The Growing Concern of Antimicrobial Resistance

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Few will have heard that it is coming up. With Breast Cancer Awareness month just behind us, and “Movember” in full swing (also Lung Cancer Awareness and Diabetes month, for those keeping track), most people are unaware that November 17-23 is Antibiotic Awareness Week. The campaign, launched by the Public Health Agency of Canada, centers on the growing concern surrounding antibiotic resistance, both in Canada and globally. And, while it does not involve fun-runs, mustaches, or ice buckets, this is also a cause that deserves our attention.

A recent report from the Government of Canada suggests that, each year, more than 18,000 hospitalized patients acquire infections resistant to antimicrobials, with deaths related to Clostridium difficile alone increasing five-fold in the past decade. Studies have demonstrated increasing rates of resistance to commonly used antimicrobials in numerous microorganisms, including Staphylococcus aureus, Shigella, Salmonella, and Streptococcus pneumoniae (CCAR, 2009). Meanwhile, conservative estimates suggest the economic burden of antimicrobial resistance on the Canadian healthcare system could be as high as 200 million CAD (CCAR, 2009). Antimicrobial is not a new problem, but the convergence of improper use, globalization of food and travel, and emerging microbes have exacerbated the problem. Antimicrobial resistance is, in the words of the World Health Organization, “a crisis which threatens to rob the world of opportunities to treat or cure many infectious diseases”.

So, what is causing this problem and how can it be addressed? First, one of the main drivers of resistance is overuse of antibiotics. Every time we expose a microbe to an antibiotic, there is a chance that it will survive, becoming resistant and passing this trait on to the next generation. Thus, on of the best ways to improve the situation is by scaling up disease prevention efforts and improving prescription practices (CDC, 2013). Successful prevention efforts reduce demand for antibiotics, decreasing microbe-drug exposure. Meanwhile, conservative estimates suggest that approximately half of antimicrobials used in Canada alone are inappropriately prescribed. Antimicrobial stewardship is meant to not only limit inappropriate drug use, but to optimize antimicrobial selection, dosing, route, and duration to maximize benefits while minimizing unintended consequences. Moreover, while these measures can slow and even reverse resistance trends, there is also the need for increased investment in development of new antibiotics. For instance, in March 2008, there were only 15 potential investigational antimicrobials with new mechanisms of action, and only five had progressed to stage III testing or beyond. Lastly, antibiotic use in animals, which accounts for approximately 88% of antibiotic use by volume in Canada, must be reduced.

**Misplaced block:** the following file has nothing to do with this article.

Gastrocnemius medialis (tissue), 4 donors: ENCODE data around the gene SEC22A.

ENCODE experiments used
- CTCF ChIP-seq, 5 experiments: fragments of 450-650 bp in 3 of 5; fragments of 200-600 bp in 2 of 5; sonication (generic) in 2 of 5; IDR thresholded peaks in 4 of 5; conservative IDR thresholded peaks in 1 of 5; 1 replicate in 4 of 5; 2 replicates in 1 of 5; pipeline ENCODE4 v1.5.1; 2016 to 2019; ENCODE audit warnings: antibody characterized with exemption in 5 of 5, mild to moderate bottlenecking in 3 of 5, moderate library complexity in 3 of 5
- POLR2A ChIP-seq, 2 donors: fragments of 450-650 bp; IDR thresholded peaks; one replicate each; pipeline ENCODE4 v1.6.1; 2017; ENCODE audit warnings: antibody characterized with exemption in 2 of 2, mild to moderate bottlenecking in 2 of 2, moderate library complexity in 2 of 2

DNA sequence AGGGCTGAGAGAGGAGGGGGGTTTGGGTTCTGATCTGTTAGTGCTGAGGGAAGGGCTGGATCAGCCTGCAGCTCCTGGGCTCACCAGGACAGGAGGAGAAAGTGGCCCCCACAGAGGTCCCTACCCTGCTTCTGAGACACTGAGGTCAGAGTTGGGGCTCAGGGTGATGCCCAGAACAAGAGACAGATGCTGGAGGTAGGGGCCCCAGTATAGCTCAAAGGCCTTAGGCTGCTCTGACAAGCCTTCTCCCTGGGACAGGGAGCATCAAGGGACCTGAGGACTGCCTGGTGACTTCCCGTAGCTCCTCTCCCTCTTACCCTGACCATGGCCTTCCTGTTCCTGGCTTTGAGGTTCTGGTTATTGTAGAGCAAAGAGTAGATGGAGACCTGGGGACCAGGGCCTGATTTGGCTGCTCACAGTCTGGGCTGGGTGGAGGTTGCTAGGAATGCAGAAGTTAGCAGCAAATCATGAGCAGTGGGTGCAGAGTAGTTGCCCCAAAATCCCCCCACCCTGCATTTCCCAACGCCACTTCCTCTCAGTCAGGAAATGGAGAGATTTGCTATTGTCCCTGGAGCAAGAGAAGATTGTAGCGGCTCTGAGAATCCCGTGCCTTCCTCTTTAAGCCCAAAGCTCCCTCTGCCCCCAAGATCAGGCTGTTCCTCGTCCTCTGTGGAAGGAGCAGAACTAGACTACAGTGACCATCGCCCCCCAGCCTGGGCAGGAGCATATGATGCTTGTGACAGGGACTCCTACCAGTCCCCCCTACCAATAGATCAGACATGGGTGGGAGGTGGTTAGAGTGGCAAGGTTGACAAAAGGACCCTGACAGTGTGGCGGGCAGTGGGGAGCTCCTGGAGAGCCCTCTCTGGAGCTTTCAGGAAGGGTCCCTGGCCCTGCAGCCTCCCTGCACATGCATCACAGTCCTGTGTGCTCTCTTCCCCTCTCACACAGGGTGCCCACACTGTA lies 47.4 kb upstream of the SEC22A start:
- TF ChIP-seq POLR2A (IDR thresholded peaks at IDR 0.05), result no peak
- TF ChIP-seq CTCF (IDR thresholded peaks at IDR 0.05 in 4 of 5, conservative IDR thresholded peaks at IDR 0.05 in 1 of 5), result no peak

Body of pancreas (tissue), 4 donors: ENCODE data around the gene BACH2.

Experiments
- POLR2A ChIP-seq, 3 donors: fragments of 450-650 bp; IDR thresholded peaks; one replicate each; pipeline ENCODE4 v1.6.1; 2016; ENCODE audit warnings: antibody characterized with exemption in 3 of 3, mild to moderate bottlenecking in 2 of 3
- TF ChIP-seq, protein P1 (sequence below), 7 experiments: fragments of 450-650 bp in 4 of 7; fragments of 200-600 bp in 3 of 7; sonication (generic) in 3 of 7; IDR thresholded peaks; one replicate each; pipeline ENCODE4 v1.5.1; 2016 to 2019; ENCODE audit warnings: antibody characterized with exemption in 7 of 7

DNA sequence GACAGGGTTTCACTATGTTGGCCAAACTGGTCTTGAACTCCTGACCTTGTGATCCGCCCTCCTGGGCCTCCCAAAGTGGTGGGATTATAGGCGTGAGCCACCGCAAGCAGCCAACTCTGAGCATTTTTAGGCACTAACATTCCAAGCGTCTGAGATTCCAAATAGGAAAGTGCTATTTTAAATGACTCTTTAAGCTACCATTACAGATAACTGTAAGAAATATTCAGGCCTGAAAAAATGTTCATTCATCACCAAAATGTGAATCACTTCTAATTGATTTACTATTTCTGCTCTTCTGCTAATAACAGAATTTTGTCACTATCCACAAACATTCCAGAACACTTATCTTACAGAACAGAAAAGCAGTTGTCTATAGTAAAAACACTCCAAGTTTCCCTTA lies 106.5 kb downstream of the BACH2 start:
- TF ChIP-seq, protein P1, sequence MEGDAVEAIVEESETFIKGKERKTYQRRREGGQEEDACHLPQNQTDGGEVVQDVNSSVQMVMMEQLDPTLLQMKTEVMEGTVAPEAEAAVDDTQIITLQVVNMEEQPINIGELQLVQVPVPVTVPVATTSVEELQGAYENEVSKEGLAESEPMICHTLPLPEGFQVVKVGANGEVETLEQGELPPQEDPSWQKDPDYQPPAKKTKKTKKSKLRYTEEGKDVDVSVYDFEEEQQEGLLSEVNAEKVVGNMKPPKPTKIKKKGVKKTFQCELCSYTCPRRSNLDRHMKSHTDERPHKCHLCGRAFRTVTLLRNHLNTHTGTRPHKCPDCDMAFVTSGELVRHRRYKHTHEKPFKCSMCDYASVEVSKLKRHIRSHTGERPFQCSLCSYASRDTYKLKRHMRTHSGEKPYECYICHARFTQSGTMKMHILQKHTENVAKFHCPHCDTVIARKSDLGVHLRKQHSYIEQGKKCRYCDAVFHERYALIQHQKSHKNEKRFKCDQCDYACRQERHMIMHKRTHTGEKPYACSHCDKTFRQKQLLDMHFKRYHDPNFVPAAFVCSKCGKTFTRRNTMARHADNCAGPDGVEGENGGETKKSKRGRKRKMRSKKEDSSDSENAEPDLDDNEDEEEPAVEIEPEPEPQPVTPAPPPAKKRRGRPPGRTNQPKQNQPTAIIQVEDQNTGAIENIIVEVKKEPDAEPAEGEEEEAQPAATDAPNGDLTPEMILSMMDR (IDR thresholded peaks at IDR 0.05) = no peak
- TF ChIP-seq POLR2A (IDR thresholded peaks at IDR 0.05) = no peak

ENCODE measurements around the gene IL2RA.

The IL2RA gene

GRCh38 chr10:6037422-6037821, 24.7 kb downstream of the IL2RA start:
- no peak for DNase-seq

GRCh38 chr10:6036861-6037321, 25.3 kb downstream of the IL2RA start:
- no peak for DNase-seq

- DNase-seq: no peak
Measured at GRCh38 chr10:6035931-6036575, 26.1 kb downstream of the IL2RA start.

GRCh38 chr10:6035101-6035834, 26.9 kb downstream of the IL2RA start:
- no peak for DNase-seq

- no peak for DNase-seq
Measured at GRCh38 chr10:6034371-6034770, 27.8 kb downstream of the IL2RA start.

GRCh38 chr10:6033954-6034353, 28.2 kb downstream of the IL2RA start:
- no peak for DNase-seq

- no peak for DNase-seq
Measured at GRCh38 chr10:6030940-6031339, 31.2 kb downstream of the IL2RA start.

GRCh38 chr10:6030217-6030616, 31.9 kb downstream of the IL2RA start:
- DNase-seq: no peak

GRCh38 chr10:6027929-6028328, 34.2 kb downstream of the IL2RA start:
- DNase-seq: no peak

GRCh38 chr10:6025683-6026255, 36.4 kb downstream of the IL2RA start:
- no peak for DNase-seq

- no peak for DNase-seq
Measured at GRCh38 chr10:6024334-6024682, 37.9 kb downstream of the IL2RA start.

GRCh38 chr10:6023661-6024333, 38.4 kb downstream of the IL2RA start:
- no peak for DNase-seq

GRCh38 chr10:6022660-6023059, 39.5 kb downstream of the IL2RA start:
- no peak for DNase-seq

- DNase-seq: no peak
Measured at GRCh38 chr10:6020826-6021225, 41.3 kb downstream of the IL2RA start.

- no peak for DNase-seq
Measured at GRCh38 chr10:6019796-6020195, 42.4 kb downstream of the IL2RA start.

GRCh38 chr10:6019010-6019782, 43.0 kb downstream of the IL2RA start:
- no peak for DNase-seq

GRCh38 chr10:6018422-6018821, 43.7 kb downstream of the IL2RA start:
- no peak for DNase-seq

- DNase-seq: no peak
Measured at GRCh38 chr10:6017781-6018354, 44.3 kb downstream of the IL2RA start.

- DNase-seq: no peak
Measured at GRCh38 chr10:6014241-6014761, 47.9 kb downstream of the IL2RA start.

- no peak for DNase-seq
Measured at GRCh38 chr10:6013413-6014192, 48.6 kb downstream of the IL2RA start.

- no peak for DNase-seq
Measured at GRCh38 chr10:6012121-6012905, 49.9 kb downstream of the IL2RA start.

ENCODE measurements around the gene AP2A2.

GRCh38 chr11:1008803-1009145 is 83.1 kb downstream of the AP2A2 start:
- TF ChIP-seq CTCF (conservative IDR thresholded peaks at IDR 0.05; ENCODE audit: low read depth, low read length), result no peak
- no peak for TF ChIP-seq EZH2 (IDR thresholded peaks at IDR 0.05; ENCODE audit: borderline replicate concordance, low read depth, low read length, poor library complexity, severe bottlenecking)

While these measures may be unpalatable to some, we should also consider the cost of inaction. While hoping to avoid sensationalism and hyperbole, it is not too difficult to imagine a doomsday scenario. Imagine a case where, as a result of rampant antimicrobial resistance, the world plunges back into the pre-antibiotic era. Modern medical procedures, such as nearly any surgical procedure, are predicated on antibiotics, and can no longer be safely conducted. A cut on your finger is potentially fatal in the absence of treatment to control invasive bacteria. Treatments for common diseases dwindle, as once relatively harmless infections become life-threatening.

While this is an extreme scenario, the reality is that antimicrobial resistance is a problem, and it is growing. So, maybe sometime next week, take a moment to think about how you can be a smarter user of antibiotics, and what role you can play in limiting the spread of antimicrobial resistance.


Canadian Committee on Antimicrobial Resistance (CCAR). (2009).      Pan-Canadian Stakeholder Consultations on Antimicrobial Resistance. Public Health Agency of Canada: Ottawa, ON.

Centers for Disease Control and Prevention. (2013). Antibiotic Resistance Threats in the United States, 2013. US Department of Health and Human Services: Atlanta, GA.

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Patrick Saunders-Hastings

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